Save Energy, Save the World

With the climate strike in the news, you may be wondering how you can reduce your greenhouse gas emissions. Generating electricity to power our homes contributes to greenhouse gas emissions; so limiting your use of electricity will help lower your carbon footprint. Conserving energy can be done by using energy efficient devices, such as those rated by the Energy Star program, or by using devices less, for instance turning off the lights when you leave home.

an image showing an LED lightbulb designed to replace an incandescent bulb.

An LED lightbulb, which does not use much electricity. source: Karen Olsen from PixaBay 

We would all like to take the most effective conservation measures we can. However, it turns out that we are not always very good at knowing which steps are most effective. In the past, when people have been surveyed about how much electricity their appliances use, they weren’t always right.

Measuring our measurements

There are two basic ways we can evaluate energy use. First, we can rank appliances from the highest energy users to the lowest. Second, we can try to assign values to how many kilowatt hours (kWh) that a device uses. Kilowatt hours (kWh) are a unit used to measure energy use and you may recognize this term from your electricity bill.

Tyler Marghetis from Indiana University Bloomington and his colleagues recently published a paper that evaluates how people understand their electricity use. In order to conserve electricity, we need to understand it. They tested what people know about electricity use and what is the most effective way to teach people more about it. They wanted to find out what information to give people to help them make better decisions.

a photo of a clothes dryer in a home
An electric clothes dryer, which is a large, heat-generating appliance that uses lots of electricity. Source: Wikimedia Commons

They tested two types of information to make our estimates about energy use better. They told the first group that a good rule of thumb to use is that “large appliances that primarily heat or cool use a lot more energy than people think they use.” For the second group of consumers, they gave them some actual values of energy usage to help them better estimate their electricity usage. The third research group served as a control and was not provided with any additional information. All three groups were then surveyed and asked to assign values to energy use for different appliances. The researchers then compared the survey responses against the true values. They also looked at the relative ranking of the values. For the ranking, they listed each appliance from highest to lowest electricity. Even if people got the values wrong, they might know that a washing machine uses more electricity than a lamp.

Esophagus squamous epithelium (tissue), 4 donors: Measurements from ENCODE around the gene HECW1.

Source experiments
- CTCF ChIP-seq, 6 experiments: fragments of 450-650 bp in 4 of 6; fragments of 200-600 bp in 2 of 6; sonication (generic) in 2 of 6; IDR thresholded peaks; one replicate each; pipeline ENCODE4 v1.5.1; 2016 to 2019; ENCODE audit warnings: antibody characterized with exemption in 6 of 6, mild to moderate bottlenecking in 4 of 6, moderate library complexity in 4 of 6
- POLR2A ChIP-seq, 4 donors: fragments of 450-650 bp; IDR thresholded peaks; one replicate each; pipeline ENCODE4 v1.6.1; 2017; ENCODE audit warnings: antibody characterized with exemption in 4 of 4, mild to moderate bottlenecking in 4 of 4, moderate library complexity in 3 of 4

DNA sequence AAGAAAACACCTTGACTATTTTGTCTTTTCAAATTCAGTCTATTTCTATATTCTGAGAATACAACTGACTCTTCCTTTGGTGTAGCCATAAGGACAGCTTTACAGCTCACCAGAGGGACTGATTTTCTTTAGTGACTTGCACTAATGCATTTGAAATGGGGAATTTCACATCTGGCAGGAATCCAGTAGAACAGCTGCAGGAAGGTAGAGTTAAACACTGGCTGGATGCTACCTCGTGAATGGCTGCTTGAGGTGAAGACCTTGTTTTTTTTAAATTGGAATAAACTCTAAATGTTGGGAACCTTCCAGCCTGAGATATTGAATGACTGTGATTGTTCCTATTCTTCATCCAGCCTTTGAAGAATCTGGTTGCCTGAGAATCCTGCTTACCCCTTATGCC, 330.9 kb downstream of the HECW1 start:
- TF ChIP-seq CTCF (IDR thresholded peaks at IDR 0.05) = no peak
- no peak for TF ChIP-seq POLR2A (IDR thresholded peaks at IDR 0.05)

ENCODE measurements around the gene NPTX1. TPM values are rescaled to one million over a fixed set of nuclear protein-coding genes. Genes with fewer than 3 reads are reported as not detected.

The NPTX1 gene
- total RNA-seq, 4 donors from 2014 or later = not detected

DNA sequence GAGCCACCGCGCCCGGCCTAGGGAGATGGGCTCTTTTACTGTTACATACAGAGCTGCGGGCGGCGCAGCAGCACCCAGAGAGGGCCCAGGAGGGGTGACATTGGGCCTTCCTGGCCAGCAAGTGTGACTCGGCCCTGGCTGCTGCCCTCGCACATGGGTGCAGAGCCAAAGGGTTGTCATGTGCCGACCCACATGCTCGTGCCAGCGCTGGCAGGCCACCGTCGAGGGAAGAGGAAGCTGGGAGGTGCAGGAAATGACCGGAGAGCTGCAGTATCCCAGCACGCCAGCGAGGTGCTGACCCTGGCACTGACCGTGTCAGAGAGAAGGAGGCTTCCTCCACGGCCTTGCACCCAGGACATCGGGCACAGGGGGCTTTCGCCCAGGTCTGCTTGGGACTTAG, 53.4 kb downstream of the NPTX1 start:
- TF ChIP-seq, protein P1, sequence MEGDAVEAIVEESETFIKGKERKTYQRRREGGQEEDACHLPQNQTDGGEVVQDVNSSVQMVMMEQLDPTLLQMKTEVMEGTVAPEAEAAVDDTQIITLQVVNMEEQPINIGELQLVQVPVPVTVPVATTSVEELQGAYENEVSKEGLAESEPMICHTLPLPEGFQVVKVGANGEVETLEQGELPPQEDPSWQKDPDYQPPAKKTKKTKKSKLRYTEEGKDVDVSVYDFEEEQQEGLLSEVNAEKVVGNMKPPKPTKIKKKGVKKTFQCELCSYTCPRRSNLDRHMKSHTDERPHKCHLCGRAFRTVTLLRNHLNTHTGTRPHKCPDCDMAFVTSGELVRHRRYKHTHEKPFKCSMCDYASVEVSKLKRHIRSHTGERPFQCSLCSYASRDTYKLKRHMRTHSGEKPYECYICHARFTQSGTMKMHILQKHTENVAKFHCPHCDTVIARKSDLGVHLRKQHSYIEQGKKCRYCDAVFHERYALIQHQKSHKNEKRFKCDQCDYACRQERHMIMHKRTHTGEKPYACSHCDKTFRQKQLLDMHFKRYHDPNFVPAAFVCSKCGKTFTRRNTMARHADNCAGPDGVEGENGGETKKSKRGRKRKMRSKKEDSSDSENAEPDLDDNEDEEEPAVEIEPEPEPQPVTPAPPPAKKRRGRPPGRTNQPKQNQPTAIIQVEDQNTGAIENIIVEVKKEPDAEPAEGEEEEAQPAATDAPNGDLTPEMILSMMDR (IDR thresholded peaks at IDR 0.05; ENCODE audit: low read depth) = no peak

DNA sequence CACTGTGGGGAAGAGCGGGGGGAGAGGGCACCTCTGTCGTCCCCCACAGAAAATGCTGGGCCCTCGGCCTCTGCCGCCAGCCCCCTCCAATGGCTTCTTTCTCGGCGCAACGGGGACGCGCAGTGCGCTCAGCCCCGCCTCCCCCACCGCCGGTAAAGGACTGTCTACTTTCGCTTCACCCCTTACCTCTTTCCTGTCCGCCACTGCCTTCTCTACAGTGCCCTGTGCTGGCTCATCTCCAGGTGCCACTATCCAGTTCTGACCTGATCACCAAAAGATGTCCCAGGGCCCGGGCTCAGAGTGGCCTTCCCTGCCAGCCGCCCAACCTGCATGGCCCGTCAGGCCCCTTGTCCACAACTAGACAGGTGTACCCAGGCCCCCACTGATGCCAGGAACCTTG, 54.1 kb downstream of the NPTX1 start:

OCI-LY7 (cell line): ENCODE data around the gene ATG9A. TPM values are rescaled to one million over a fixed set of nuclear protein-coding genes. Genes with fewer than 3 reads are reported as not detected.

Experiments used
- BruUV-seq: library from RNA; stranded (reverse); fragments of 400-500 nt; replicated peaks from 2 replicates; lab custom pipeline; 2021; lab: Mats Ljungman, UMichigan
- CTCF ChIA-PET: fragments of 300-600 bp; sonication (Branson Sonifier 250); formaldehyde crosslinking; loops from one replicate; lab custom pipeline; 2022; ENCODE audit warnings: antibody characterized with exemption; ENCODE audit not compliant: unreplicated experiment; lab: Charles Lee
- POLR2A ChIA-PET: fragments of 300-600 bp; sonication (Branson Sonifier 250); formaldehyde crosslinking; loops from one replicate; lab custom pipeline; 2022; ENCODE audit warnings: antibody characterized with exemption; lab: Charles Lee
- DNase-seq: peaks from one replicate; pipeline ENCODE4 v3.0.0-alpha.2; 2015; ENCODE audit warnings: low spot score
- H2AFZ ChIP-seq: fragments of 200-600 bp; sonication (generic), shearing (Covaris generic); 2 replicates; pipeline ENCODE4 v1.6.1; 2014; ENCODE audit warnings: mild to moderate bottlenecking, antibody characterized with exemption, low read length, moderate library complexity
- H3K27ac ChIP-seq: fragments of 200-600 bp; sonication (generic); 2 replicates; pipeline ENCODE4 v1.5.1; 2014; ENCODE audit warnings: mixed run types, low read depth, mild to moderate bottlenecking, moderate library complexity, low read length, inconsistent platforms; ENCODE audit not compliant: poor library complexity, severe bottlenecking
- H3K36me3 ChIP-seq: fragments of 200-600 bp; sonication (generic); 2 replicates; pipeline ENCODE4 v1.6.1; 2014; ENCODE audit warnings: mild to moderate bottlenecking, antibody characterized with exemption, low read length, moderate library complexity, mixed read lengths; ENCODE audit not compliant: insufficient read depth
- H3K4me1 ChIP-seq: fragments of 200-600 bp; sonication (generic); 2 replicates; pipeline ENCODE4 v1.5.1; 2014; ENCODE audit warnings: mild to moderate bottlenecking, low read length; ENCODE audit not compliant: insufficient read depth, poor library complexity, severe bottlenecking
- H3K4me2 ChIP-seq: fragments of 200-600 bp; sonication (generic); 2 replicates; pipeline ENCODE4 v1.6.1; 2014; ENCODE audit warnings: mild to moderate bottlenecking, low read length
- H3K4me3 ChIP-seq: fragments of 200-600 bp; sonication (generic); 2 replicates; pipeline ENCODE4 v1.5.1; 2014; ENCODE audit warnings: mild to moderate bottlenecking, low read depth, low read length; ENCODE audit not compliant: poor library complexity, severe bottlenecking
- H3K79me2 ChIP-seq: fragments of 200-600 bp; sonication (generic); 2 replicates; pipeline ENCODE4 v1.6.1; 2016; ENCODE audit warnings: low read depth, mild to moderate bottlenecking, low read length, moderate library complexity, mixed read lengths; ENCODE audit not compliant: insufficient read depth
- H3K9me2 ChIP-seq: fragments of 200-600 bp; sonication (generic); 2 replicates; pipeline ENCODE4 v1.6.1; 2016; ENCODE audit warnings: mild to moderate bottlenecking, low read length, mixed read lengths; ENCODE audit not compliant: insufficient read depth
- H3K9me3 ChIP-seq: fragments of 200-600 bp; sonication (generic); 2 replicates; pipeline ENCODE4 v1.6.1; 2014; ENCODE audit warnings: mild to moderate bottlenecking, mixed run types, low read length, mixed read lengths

The estimates from the third (control) group had errors in both the ranking and the values assigned to appliances. Consumers in the second group, those given sample electricity usage values were the best at determining the energy usage values of other appliances. Consumers in the first group, who were told that larger appliances consume more energy, were the best at ranking the appliances. Overall, people in the second group were most accurate at determining energy usage values, but both groups that received information made more accurate

An image showing a collapsible wooden drying rack with clothes hanging to dry.
A drying rack, which does not use any electricity. Source: Wikimedia Commons

predictions than the control group.

Changing Behavior

Marghetis and colleagues also wanted to see whether these participants could determine the best ways to save energy. They gave the users different conservation options and asked them to pick the best one. For instance, they might have to choose between: (1) using a clothesline instead of a dryer; and (2) reading a book instead of watching 20 hours of TV. In this survey, the first group (with the rule of thumb) were the best at identifying how to save the most energy.


Giving people a rule of thumb about energy use enables them to make the best choices about how to save energy. Although this group did not predict energy use values the best, they were better at making smart choices. So if you are trying to take steps to reduce your energy use, just remember:

“Large appliances that primarily heat or cool use a lot more energy than people think they use”.



Marghetis, T., Attari, S., Landy, D., 2019 Simple Interventions can correct misperceptions of home energy use. Nature Energy doi:

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Kristen Brown

Kristen Brown

I am a postdoctoral researcher at the EPA where I specialize in evaluating environmental impacts of our energy system. I have a PhD in Environmental Engineering from CU Boulder where I also received a master’s in Mechanical Engineering, and I have a BA in Physics from Cal Berkeley. Outside of work, I’m an amateur boxer and have two spoiled dogs. You can follow me on twitter at @Kris10BrownPhD and find out about my research at

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